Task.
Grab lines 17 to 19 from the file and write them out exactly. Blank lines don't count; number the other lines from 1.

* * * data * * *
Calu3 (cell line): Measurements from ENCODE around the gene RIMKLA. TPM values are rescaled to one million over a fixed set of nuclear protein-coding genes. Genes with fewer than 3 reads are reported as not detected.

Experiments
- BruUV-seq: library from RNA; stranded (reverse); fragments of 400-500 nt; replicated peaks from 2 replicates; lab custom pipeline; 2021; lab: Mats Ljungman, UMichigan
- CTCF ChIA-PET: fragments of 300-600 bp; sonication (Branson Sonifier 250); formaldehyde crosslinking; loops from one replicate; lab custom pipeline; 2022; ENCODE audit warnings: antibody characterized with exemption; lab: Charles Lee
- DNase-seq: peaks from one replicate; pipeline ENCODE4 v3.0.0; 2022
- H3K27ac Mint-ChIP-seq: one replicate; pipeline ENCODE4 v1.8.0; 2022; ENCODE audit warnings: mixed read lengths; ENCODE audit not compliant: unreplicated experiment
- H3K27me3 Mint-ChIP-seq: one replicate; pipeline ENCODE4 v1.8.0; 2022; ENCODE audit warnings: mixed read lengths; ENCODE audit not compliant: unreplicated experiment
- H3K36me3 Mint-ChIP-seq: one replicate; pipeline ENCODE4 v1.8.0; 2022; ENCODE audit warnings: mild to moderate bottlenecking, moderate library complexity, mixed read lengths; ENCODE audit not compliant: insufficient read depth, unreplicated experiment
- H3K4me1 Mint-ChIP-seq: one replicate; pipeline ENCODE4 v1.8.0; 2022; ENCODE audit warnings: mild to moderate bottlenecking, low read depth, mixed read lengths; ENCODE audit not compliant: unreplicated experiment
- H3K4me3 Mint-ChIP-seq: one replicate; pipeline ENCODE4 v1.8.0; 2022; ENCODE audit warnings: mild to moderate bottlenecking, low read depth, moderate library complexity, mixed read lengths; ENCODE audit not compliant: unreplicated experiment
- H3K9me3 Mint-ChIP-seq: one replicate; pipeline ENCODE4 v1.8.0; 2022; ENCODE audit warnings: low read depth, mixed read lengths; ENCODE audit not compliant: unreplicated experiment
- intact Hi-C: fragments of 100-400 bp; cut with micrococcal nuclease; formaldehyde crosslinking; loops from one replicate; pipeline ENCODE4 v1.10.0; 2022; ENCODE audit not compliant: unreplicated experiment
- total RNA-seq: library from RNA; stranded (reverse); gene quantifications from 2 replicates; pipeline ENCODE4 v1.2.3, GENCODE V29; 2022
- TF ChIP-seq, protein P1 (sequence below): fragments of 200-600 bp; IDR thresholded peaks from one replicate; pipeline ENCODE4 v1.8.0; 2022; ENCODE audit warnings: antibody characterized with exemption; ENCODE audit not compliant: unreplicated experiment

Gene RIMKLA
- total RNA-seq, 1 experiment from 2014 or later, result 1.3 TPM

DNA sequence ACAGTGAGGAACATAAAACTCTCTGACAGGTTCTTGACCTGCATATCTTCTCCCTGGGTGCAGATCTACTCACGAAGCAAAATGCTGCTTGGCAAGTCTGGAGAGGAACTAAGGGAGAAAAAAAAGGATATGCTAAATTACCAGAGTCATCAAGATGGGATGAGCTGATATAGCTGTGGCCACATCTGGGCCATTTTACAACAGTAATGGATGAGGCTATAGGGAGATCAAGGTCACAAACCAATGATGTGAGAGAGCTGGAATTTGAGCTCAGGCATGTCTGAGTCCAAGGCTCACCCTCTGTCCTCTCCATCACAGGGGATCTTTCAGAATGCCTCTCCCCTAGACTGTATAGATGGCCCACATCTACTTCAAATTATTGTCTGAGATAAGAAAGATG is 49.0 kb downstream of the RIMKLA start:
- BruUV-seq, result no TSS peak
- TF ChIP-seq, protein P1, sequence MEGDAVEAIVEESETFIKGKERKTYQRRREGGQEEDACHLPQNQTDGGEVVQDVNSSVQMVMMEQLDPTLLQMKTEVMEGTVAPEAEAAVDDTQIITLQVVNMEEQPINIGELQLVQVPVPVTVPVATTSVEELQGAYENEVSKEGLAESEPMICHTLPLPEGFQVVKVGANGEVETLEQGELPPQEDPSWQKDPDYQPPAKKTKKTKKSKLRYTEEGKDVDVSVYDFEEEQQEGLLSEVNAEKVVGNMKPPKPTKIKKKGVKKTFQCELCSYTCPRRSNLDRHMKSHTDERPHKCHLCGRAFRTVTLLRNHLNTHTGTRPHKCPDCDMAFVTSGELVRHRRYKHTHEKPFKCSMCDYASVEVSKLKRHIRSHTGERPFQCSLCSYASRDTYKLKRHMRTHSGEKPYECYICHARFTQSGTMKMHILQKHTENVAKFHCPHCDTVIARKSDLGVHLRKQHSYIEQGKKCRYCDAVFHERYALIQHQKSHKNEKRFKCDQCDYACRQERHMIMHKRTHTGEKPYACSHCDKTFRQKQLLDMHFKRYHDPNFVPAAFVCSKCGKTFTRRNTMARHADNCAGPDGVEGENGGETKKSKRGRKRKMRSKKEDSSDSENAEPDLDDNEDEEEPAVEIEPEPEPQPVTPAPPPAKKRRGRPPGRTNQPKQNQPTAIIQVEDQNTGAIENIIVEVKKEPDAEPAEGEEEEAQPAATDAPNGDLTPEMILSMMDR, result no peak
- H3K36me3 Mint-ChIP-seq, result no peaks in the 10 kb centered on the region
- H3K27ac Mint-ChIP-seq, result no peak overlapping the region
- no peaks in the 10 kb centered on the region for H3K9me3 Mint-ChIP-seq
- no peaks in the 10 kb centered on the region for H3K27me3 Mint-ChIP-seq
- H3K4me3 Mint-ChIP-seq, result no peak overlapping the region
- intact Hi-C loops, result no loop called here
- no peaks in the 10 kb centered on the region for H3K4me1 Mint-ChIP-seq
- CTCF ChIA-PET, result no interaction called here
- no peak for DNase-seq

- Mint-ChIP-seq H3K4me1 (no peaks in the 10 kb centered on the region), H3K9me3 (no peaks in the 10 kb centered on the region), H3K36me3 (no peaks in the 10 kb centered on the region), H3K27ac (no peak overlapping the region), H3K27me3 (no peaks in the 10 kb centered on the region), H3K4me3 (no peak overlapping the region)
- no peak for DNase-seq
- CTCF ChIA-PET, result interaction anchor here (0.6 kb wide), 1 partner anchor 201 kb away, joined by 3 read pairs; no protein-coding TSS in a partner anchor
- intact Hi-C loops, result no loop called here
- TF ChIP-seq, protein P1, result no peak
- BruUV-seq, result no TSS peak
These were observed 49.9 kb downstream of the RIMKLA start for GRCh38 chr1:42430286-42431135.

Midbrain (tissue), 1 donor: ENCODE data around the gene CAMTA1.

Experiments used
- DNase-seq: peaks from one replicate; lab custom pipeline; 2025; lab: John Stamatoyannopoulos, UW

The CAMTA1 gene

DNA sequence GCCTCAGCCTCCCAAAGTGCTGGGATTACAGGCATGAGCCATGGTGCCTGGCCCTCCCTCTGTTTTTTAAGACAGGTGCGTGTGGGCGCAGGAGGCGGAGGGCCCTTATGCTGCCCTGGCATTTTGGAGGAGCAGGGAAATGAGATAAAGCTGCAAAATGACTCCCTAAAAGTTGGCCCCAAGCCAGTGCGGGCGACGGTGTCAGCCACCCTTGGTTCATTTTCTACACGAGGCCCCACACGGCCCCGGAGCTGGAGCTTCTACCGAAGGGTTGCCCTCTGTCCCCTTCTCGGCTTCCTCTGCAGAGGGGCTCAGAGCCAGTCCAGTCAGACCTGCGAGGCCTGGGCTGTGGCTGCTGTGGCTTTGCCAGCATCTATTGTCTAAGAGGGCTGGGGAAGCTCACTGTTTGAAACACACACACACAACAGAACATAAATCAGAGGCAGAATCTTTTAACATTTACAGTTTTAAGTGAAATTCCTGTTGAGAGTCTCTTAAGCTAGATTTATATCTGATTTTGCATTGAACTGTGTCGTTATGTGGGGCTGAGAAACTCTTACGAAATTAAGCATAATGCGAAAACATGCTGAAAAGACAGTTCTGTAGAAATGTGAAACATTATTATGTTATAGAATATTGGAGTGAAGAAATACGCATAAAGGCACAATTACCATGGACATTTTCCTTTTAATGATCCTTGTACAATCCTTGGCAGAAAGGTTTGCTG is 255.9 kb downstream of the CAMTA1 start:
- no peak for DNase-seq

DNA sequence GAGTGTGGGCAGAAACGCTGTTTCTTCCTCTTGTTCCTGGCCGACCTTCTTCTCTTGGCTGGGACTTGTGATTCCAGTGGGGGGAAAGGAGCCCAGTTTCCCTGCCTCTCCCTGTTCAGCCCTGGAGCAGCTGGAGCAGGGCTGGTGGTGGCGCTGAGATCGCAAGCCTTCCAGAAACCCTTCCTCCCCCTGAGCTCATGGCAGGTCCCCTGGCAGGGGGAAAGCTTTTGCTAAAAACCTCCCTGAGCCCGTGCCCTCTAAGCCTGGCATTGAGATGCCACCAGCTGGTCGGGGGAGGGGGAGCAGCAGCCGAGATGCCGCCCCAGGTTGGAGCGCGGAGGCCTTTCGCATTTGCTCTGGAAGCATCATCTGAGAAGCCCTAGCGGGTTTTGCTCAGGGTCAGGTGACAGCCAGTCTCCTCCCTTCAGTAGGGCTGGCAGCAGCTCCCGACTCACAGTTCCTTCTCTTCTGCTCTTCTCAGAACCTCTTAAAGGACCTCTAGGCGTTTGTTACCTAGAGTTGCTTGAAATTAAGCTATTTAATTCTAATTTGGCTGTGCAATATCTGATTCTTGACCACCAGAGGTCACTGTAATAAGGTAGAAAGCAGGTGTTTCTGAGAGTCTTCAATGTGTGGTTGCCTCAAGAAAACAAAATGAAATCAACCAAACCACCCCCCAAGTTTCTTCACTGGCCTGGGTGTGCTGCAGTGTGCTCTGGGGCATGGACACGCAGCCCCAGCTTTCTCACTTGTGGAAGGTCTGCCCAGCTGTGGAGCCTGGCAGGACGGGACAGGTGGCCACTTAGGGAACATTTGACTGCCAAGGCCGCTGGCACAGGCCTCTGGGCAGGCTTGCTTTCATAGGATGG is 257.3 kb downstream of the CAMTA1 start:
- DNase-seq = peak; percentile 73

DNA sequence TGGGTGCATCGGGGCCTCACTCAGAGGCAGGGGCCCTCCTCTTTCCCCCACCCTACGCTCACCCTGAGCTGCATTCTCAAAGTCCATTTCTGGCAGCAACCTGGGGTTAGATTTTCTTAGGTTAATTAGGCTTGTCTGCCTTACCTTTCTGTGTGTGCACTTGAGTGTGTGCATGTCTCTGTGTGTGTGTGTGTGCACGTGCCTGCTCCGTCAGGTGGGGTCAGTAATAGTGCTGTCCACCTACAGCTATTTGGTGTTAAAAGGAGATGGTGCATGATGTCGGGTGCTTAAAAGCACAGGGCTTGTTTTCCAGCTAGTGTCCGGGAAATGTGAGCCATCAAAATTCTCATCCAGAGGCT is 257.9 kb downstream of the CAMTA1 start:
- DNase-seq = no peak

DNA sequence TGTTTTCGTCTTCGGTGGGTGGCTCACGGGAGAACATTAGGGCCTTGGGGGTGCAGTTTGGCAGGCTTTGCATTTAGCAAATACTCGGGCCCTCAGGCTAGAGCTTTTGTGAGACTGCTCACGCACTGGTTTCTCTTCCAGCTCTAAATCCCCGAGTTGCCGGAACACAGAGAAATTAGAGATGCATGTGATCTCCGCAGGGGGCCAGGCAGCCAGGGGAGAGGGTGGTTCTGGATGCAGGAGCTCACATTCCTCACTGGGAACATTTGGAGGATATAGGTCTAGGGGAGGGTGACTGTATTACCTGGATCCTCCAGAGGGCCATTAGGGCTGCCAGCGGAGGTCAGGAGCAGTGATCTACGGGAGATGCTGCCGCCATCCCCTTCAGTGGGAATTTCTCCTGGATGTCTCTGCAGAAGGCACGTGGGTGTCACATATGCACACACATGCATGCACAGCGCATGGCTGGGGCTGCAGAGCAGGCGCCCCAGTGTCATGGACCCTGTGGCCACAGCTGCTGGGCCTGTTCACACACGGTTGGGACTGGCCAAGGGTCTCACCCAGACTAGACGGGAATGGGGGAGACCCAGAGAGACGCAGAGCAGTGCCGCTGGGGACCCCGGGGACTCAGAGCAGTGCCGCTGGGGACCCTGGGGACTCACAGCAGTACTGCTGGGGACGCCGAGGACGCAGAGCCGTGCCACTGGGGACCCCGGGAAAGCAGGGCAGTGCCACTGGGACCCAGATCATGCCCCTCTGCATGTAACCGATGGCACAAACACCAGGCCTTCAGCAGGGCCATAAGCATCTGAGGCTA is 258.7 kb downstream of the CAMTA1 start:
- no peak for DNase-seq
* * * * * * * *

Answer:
DNA sequence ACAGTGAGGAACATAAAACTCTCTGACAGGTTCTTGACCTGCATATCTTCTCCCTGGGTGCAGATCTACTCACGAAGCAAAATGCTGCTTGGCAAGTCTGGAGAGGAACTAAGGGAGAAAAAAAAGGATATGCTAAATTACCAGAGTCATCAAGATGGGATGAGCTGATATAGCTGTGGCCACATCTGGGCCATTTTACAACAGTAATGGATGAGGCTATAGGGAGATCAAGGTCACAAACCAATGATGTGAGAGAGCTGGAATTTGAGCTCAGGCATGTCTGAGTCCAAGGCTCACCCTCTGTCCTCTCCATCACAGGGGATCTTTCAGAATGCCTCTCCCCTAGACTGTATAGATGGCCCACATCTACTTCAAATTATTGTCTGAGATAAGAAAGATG is 49.0 kb downstream of the RIMKLA start:
- BruUV-seq, result no TSS peak
- TF ChIP-seq, protein P1, sequence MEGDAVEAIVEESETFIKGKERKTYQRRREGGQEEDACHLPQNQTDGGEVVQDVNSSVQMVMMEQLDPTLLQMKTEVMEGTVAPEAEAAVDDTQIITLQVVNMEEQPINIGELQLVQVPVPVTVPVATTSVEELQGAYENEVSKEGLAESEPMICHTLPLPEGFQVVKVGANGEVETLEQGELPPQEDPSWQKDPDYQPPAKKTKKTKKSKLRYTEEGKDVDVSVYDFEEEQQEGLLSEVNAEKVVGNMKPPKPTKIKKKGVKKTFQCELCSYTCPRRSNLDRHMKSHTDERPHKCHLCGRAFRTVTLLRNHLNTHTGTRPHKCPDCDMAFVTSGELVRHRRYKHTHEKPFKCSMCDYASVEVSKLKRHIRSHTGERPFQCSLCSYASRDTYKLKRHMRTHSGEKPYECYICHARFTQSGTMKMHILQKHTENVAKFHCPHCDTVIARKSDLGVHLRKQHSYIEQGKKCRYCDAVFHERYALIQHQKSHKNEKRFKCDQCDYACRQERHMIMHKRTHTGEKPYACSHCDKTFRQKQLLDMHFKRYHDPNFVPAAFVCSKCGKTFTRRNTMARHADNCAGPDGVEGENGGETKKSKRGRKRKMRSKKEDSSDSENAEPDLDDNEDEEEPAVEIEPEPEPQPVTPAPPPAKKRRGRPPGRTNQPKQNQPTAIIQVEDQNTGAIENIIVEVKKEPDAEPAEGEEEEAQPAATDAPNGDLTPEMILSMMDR, result no peak